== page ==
Transportation Thursdays

NOTE: NARC newsletters are typically uploaded to the website on the Friday of the week they were sent out.


January 18, 2018

KHCGCC Seeks Examples for TSA Security Audit Process
The Kokomo Howard County Governmental Coordinating Council (KHCGCC), the MPO in Kokomo, Indiana, is seeking examples and information from NARC member MPOs on Transportation Security Administration (TSA) security audits.

Has your MPO gone through the Baseline Assessment and Security Enhancements (BASE) process or have the documentation prepared for a TSA security audit? The types of documents KHCGCC are looking for as examples include: Continuity of Operations Plan, System Safety Program Plan, Standard Operating Procedures, Operating Instructions, Operating Rules, Business Recovery Plan, Training Records, National Terrorism Advisory System (NTAS) procedures, Threat & Vulnerability Assessments, Security Audits, and Regional Emergency Response Plans. Please send responses and questions to Erich Zimmermann,

Transportation System Resiliency
NARC has been asked to participate in a roundtable discussion focused on “Resiliency, Reliability, and Energy Infrastructure Planning.” Help NARC share your stories. How are you upgrading and preparing infrastructure (i.e. repairing/building more resilient roads, preparing for transportation fuel shortages, investing in alternative fuels, etc.)? What policies and programs are you implementing to support robust infrastructure investment, planning, and response (i.e. upgrading emergency plans, etc.)? Please send all relevant stories to Leslie Wollack,, by February 2.ral agencies, and other transportation-related organizations of all varieties.

This year’s theme was Transportation: Moving the Economy of the Future. Unsurprisingly, two topics received outsized attention: automated vehicl

Are Earmarks the Answer?
Every so often, there is a spirited conversation about whether Congress should bring back earmarks. A bipartisan group of lawmakers in the House have approached Speaker Paul Ryan (R-WI) to request they be allowed to insert earmarks in fiscal year 2019 spending bills, and in a future infrastructure package. This comes approximately one year after the House nearly approved the return of the controversial practice. The House Rules Committee held two hearings on the subject this week, to hear from both members of Congress and outside stakeholders.

Earmark supporters – including Representative Don Young (R-AK) and House Minority Whip Steny Hoyer (D-MD) – argue that the current moratorium on earmarks has ceded congressional control over the distribution of funds to local areas and left it in the hands of unelected bureaucrats at federal agencies. Rules Committee Chairman Pete Sessions (R-TX) has acknowledged “intense interest” among members to resume the practice that was stopped by then-Speaker John Boehner (R-OH) in 2011. Others, including President Trump, have acknowledged that bringing back earmarks could help build bipartisan support for legislation.

Opponents worry that the return of earmarks would mean a return to pork barrel spending. Some believe the previous abuse of earmarks is the reason they should remain forbidden. Still, others reject the view that the return of earmarks would bring increased comity to Congress, without giving individual members buy-offs to do so.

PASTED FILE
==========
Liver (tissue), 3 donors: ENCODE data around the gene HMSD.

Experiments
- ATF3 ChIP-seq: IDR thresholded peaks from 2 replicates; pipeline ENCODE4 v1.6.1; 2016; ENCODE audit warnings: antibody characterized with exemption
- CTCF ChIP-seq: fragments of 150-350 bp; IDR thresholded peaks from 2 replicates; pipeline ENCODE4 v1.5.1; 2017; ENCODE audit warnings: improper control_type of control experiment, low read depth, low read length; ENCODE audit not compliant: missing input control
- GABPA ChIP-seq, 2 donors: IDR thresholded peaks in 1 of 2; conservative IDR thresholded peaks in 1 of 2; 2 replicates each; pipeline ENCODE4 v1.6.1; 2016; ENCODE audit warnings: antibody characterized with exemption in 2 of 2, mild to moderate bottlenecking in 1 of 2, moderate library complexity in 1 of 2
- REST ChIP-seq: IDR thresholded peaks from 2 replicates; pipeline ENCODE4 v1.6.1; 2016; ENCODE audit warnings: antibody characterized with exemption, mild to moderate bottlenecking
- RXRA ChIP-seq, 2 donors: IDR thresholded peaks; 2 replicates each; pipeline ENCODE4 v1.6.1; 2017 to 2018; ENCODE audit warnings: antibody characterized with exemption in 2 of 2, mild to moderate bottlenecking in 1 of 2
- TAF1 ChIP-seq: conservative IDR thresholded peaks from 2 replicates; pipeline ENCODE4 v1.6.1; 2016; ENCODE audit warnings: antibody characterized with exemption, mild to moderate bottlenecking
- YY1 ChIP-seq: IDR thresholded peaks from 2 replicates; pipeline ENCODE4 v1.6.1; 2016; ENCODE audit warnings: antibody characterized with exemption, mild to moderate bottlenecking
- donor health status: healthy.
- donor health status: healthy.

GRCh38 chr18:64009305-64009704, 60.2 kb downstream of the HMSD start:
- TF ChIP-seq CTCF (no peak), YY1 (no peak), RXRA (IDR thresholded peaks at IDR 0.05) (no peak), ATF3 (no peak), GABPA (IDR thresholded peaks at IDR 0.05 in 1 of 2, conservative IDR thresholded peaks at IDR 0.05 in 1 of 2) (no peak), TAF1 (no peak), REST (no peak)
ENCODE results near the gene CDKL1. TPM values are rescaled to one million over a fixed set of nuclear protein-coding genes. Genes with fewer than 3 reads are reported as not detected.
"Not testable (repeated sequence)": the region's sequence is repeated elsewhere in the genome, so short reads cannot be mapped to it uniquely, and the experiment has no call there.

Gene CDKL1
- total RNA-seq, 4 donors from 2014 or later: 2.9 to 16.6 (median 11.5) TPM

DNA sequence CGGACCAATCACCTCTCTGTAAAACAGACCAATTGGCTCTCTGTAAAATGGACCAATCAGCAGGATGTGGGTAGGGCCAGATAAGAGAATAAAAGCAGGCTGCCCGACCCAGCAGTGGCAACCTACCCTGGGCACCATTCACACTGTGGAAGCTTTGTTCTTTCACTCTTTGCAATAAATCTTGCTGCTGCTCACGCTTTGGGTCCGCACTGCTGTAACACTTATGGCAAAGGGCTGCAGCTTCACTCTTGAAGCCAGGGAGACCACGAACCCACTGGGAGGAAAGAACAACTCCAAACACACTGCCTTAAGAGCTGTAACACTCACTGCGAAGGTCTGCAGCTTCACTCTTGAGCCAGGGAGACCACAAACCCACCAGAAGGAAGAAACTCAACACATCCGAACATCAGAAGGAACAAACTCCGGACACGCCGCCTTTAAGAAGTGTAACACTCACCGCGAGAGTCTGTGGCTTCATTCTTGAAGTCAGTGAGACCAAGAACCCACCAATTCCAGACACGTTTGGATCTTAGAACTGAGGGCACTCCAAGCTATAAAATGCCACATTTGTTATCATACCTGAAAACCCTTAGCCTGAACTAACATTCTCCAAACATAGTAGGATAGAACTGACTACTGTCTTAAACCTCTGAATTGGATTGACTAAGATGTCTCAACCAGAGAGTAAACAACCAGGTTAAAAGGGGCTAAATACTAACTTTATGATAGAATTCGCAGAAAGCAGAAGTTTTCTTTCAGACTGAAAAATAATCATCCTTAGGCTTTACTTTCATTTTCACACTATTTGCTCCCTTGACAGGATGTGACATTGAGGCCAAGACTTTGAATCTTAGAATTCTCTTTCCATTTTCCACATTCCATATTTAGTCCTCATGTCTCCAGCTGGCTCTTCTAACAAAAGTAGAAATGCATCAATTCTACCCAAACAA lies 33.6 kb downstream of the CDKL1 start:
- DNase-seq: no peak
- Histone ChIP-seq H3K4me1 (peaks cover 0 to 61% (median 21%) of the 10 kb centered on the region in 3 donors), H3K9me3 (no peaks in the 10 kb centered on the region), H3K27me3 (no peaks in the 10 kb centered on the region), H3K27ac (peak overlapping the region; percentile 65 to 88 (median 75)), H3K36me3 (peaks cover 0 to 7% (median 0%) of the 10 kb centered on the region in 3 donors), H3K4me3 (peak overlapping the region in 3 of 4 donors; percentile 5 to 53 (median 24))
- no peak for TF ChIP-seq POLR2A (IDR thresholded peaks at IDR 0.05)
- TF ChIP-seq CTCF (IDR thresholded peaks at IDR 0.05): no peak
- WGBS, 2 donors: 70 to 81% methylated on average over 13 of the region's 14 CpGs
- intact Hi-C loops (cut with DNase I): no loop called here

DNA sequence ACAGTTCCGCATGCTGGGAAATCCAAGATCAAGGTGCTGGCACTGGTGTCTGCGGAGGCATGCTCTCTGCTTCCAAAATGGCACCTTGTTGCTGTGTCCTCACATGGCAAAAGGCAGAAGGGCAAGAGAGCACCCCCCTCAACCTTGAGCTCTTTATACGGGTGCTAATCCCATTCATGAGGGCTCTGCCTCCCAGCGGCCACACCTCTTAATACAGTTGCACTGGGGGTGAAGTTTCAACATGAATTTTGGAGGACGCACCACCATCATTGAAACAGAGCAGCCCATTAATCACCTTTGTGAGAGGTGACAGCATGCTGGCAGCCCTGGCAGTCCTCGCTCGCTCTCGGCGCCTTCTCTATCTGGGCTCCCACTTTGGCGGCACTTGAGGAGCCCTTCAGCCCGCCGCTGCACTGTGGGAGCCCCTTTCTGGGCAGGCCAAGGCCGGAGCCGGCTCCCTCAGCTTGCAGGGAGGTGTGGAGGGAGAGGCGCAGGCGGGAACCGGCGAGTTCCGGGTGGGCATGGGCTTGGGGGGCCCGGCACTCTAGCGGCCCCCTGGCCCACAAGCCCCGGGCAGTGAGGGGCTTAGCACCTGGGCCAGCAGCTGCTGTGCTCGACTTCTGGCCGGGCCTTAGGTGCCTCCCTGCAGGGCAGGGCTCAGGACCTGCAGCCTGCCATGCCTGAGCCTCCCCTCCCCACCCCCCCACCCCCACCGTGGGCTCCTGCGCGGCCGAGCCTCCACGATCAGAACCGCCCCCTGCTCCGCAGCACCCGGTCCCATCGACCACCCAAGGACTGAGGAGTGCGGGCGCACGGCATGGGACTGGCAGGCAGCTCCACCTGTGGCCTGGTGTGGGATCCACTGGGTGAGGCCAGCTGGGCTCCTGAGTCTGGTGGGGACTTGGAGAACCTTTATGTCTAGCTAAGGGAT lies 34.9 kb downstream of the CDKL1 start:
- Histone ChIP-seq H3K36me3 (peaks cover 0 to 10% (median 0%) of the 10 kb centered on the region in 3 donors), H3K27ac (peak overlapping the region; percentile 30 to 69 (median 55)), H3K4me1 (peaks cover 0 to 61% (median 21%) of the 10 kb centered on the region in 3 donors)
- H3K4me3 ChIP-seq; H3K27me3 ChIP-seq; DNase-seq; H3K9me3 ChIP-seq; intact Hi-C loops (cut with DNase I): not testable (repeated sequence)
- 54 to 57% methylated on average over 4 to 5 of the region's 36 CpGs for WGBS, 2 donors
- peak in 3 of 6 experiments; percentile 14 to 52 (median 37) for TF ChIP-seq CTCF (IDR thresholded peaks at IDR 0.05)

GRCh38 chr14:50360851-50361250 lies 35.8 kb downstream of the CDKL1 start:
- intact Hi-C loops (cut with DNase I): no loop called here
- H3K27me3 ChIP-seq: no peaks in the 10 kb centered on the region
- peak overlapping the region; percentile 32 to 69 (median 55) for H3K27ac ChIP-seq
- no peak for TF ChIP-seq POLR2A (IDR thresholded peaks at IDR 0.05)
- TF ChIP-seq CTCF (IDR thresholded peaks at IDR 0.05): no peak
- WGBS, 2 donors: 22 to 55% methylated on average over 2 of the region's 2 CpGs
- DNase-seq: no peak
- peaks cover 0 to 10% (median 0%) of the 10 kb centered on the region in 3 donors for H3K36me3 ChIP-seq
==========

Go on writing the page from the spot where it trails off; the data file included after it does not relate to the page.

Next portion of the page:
No matter where you come down on the practice, the solution is relatively simple. House rules do not prohibit earmarks. Rather, House Republicans changed their own rules to outlaw the practice. Democrats made changes to the earmarking process in 2008 and 2009, requiring additional disclosure by members and preventing private firms from receiving earmarks. Those practices would remain in place or could be modified if the Republicans lift their own rule forbidding earmarks. The Senate earmark ban also occurred in 2011 at the urging of then-President Obama, with the chamber still in Democratic control. Republicans have continued the moratorium under their control.

The Transportation Planning Process Briefing Book
The 2017 update to FHWA’s briefing book reflects recent federal legislation changes concerning the requirements for metropolitan, statewide, and nonmetropolitan transportation planning. It is intended for government officials, transportation decision makers, planning board members, transportation service providers, interested stakeholders, and the public, and covers the basics of transportation planning and key products that are a part of the planning process.

ITS-JPO Looking for Self-Driving Car Framework Contractor
FHWA’s Intelligent Transportation Systems Joint Program Office (ITS-JPO) has released a pre-solicitation notice for a contractor to continue work on the Architecture Reference for Cooperative and Intelligent Transportation (ARC-IT). ARC-IT is the guide for planning, defining, and integrating ITS technology into the transportation system. The solicitation is for ongoing maintenance and improvement of the “reference architecture and associated tool sets” and for deployment support to state and local agencies to assist them in developing and updating their own regional and project ITS architectures.

USDOT Will Review GM’s Petition for Self-Driving Vehicle
Last week General Motors (GM) filed a petition to deploy their new Cruise AV vehicle, which lacks a steering wheel and pedals. GM hopes to launch this vehicle in fleets in 2019. Secretary Chao and the National Highway Traffic Safety Administration have both said they will carefully review the petition, which exempts GM from federal standards for human-operated vehicles, such as having an airbag where a driver’s seat would usually be located.

Chamber to Push for Gas Tax Hike for Road and Bridge Upgrades